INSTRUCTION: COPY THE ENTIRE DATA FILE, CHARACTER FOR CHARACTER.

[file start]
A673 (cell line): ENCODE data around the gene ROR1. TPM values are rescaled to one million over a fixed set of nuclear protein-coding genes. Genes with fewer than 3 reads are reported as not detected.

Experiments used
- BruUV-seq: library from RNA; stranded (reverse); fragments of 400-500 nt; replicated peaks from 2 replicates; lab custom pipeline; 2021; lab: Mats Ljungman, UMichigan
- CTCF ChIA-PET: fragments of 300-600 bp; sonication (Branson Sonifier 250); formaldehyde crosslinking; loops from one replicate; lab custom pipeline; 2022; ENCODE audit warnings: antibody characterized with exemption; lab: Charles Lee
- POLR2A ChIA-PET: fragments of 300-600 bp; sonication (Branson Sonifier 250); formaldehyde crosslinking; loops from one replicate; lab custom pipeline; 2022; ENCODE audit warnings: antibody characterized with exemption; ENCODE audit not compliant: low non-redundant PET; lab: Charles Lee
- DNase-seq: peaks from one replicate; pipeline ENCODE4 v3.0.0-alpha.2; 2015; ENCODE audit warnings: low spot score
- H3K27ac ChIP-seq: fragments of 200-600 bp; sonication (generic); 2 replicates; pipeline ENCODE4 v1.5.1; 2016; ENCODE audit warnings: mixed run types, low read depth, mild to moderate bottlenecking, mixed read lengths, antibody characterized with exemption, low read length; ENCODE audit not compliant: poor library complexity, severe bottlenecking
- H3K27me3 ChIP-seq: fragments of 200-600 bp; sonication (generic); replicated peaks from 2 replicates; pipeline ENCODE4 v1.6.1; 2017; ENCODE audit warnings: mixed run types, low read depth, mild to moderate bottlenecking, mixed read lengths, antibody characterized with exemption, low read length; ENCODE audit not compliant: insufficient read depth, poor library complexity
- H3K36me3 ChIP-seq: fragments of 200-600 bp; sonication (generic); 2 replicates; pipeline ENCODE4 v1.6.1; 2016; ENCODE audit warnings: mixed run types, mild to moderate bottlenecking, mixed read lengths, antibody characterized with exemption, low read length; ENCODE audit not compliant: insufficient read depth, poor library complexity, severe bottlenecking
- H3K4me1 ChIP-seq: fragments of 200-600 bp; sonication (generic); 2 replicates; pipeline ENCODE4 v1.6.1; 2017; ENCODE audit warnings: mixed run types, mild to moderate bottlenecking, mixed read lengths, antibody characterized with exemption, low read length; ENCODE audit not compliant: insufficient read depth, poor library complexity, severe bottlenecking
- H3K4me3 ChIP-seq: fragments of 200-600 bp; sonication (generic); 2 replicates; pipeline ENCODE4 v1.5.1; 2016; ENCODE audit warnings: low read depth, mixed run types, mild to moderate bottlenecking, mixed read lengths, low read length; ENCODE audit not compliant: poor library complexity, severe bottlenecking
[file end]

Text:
A673 (cell line): ENCODE data around the gene ROR1. TPM values are rescaled to one million over a fixed set of nuclear protein-coding genes. Genes with fewer than 3 reads are reported as not detected.

Experiments used
- BruUV-seq: library from RNA; stranded (reverse); fragments of 400-500 nt; replicated peaks from 2 replicates; lab custom pipeline; 2021; lab: Mats Ljungman, UMichigan
- CTCF ChIA-PET: fragments of 300-600 bp; sonication (Branson Sonifier 250); formaldehyde crosslinking; loops from one replicate; lab custom pipeline; 2022; ENCODE audit warnings: antibody characterized with exemption; lab: Charles Lee
- POLR2A ChIA-PET: fragments of 300-600 bp; sonication (Branson Sonifier 250); formaldehyde crosslinking; loops from one replicate; lab custom pipeline; 2022; ENCODE audit warnings: antibody characterized with exemption; ENCODE audit not compliant: low non-redundant PET; lab: Charles Lee
- DNase-seq: peaks from one replicate; pipeline ENCODE4 v3.0.0-alpha.2; 2015; ENCODE audit warnings: low spot score
- H3K27ac ChIP-seq: fragments of 200-600 bp; sonication (generic); 2 replicates; pipeline ENCODE4 v1.5.1; 2016; ENCODE audit warnings: mixed run types, low read depth, mild to moderate bottlenecking, mixed read lengths, antibody characterized with exemption, low read length; ENCODE audit not compliant: poor library complexity, severe bottlenecking
- H3K27me3 ChIP-seq: fragments of 200-600 bp; sonication (generic); replicated peaks from 2 replicates; pipeline ENCODE4 v1.6.1; 2017; ENCODE audit warnings: mixed run types, low read depth, mild to moderate bottlenecking, mixed read lengths, antibody characterized with exemption, low read length; ENCODE audit not compliant: insufficient read depth, poor library complexity
- H3K36me3 ChIP-seq: fragments of 200-600 bp; sonication (generic); 2 replicates; pipeline ENCODE4 v1.6.1; 2016; ENCODE audit warnings: mixed run types, mild to moderate bottlenecking, mixed read lengths, antibody characterized with exemption, low read length; ENCODE audit not compliant: insufficient read depth, poor library complexity, severe bottlenecking
- H3K4me1 ChIP-seq: fragments of 200-600 bp; sonication (generic); 2 replicates; pipeline ENCODE4 v1.6.1; 2017; ENCODE audit warnings: mixed run types, mild to moderate bottlenecking, mixed read lengths, antibody characterized with exemption, low read length; ENCODE audit not compliant: insufficient read depth, poor library complexity, severe bottlenecking
- H3K4me3 ChIP-seq: fragments of 200-600 bp; sonication (generic); 2 replicates; pipeline ENCODE4 v1.5.1; 2016; ENCODE audit warnings: low read depth, mixed run types, mild to moderate bottlenecking, mixed read lengths, low read length; ENCODE audit not compliant: poor library complexity, severe bottlenecking